Off the press of Isaiah Thomas, on January 21, 1789,* The Power of Sympathy: Or, the Triumph of Nature, Founded in Truth was published. Today, the book is considered the first American novel — written by a native of (then British) North America and published in North America.
The novel fictionalizes a real-life scandal: a man seduced his own sister-in-law, and left her pregnant. She committed suicide to escape social scorn.
The book seems to have had little circulation outside of Massachusetts. This is not surprising; early printers, even into the mid-19th century, made little effort to find a broad audience. Instead, they focused on garnering regional attention; nationwide circulation of books was too difficult. Also not surprisingly, the book did not carry the author's name.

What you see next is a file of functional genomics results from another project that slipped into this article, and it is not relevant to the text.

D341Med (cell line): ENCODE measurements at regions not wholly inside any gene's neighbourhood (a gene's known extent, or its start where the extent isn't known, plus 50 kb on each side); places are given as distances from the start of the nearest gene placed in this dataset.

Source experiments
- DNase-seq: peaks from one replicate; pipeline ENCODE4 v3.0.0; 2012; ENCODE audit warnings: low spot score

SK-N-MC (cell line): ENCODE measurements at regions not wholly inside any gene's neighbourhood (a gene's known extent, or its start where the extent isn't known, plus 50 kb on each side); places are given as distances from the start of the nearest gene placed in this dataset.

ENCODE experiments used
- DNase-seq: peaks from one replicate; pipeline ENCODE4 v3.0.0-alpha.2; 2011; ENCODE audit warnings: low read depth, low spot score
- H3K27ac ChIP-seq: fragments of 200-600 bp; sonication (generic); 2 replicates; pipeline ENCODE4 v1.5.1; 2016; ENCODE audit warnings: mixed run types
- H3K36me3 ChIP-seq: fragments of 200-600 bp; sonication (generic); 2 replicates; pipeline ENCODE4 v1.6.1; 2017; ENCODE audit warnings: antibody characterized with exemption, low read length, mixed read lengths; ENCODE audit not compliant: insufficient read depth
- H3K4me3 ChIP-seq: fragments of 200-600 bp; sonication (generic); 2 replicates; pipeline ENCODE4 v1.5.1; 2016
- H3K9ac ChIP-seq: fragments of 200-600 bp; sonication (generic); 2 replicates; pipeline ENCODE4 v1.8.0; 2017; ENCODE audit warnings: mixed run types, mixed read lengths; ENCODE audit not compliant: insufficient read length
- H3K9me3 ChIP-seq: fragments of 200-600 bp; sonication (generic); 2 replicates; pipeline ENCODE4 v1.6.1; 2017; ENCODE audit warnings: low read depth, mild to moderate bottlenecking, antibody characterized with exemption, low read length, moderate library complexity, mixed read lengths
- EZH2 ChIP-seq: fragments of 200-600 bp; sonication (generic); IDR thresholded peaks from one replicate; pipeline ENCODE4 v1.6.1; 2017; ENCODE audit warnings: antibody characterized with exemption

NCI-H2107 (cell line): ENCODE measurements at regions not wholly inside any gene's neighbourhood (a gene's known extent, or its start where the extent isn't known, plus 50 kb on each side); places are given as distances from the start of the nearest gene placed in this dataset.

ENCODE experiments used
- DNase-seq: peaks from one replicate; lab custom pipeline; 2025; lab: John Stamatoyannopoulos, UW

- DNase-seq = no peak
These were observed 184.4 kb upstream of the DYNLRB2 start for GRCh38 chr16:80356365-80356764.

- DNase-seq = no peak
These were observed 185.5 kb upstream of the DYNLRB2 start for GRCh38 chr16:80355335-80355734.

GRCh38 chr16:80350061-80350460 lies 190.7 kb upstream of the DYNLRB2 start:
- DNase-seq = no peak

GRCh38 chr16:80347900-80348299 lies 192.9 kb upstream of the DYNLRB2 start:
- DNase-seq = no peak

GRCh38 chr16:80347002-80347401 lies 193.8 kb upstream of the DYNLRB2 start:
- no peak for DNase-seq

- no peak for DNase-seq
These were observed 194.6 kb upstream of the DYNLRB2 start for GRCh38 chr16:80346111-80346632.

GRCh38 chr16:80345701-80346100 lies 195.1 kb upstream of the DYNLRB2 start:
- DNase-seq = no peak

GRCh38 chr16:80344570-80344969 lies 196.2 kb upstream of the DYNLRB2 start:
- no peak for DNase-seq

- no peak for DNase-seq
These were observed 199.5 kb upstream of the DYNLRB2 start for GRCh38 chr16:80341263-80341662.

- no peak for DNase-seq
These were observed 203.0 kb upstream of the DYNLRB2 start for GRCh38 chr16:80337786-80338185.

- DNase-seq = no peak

That detail, however, caused some concern. When the book was first touted seriously as the first American novel in 1850, the anthologist that revived it attributed the text to a Boston poet named Sarah Wentworth Morgan. She was fairly popular — and, it turns out, was the wife of the seducer and sister of the seduced in the real-life scandal.
Just over a century after its publication, in 1894, a Boston editor began republishing the novel in serialized form, still touting it as the first American novel, now attributed to Morgan. A reader came forward, however, to correct the assumption. That reader claimed her uncle, William Hill Brown, was the true author. As years went on, significant evidence came forward verifying that claim.
*Scholars seem to use this date based on the first advertisements for the book which, even then, was called the "First American Novel." For more on the history of this book, see Cathy N. Davidson's Revolution and the Word: The Rise of the Novel in America (2004).